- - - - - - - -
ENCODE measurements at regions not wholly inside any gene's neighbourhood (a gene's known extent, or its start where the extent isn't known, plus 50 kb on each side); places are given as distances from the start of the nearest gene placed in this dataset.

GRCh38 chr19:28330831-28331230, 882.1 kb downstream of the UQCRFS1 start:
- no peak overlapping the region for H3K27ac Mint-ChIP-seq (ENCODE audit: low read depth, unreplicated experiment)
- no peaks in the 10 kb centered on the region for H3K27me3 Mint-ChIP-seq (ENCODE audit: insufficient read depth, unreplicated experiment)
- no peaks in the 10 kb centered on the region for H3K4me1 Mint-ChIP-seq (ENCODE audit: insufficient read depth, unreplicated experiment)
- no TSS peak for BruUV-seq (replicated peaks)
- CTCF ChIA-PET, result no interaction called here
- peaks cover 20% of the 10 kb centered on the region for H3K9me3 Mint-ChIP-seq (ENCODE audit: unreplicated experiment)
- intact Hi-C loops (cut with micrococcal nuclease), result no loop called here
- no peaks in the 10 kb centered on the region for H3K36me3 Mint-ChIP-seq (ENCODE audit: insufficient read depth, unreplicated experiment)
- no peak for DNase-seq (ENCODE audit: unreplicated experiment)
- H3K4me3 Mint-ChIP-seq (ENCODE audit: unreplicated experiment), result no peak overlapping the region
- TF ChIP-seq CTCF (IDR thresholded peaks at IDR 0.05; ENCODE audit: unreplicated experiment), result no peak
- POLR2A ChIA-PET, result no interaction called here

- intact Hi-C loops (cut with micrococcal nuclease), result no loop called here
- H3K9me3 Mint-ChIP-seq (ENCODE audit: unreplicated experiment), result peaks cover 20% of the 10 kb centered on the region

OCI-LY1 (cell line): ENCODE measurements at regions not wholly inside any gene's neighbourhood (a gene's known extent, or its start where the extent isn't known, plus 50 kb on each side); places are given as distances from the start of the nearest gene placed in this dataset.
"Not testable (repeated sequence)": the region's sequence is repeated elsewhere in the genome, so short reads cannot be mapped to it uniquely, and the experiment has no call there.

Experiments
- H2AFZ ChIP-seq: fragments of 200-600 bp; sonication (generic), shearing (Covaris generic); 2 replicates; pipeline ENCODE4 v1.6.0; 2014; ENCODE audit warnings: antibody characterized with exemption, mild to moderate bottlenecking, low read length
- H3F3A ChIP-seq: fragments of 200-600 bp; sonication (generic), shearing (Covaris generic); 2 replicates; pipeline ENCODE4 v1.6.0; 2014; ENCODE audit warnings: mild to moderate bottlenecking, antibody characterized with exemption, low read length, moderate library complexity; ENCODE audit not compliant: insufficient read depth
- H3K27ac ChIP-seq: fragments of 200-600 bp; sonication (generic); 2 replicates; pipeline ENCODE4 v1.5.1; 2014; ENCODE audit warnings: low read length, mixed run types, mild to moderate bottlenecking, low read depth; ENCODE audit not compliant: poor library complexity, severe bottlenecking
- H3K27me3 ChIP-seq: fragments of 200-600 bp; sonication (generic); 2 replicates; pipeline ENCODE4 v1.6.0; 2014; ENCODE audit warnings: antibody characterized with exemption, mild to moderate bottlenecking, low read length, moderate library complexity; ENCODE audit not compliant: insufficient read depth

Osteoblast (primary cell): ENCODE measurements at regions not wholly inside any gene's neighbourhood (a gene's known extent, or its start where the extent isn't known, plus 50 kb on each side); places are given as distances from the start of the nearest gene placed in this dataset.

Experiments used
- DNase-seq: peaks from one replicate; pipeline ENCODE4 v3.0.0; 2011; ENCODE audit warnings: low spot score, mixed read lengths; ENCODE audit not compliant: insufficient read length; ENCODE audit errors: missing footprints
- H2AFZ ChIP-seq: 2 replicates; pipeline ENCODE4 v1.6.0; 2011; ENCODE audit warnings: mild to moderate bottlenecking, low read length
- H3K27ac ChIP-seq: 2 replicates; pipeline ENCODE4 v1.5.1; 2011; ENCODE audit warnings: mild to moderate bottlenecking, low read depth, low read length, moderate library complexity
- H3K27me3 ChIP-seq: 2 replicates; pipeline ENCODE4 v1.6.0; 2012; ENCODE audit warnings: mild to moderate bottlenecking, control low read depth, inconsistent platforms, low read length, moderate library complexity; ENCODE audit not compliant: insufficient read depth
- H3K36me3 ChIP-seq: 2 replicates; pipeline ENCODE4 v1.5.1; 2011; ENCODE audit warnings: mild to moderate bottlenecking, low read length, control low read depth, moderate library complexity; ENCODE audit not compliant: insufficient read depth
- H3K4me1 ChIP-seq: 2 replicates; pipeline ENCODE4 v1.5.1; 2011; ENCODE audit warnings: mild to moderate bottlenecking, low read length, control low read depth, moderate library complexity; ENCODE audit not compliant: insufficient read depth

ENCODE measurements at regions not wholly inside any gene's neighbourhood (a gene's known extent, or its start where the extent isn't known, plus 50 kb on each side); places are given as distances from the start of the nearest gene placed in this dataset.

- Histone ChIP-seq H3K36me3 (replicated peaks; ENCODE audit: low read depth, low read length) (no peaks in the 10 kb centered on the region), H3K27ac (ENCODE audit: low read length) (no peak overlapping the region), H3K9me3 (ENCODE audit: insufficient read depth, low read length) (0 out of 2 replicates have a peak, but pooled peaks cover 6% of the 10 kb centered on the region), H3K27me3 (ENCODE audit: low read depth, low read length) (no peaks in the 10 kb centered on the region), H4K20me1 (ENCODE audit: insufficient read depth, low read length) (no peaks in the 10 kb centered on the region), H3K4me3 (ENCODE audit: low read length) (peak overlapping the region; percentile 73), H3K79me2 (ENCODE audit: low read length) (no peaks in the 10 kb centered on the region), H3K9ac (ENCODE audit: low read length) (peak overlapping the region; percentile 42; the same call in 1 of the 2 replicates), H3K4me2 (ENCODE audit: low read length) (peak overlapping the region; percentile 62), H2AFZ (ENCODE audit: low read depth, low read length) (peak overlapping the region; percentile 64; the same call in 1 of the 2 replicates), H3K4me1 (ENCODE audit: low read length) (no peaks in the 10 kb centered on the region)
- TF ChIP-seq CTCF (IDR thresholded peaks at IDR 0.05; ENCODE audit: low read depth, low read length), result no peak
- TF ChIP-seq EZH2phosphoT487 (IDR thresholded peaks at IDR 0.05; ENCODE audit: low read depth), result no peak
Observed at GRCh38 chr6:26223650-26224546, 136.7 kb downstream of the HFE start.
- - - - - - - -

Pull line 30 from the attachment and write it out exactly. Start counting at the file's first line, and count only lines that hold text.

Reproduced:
- H3K36me3 ChIP-seq: 2 replicates; pipeline ENCODE4 v1.5.1; 2011; ENCODE audit warnings: mild to moderate bottlenecking, low read length, control low read depth, moderate library complexity; ENCODE audit not compliant: insufficient read depth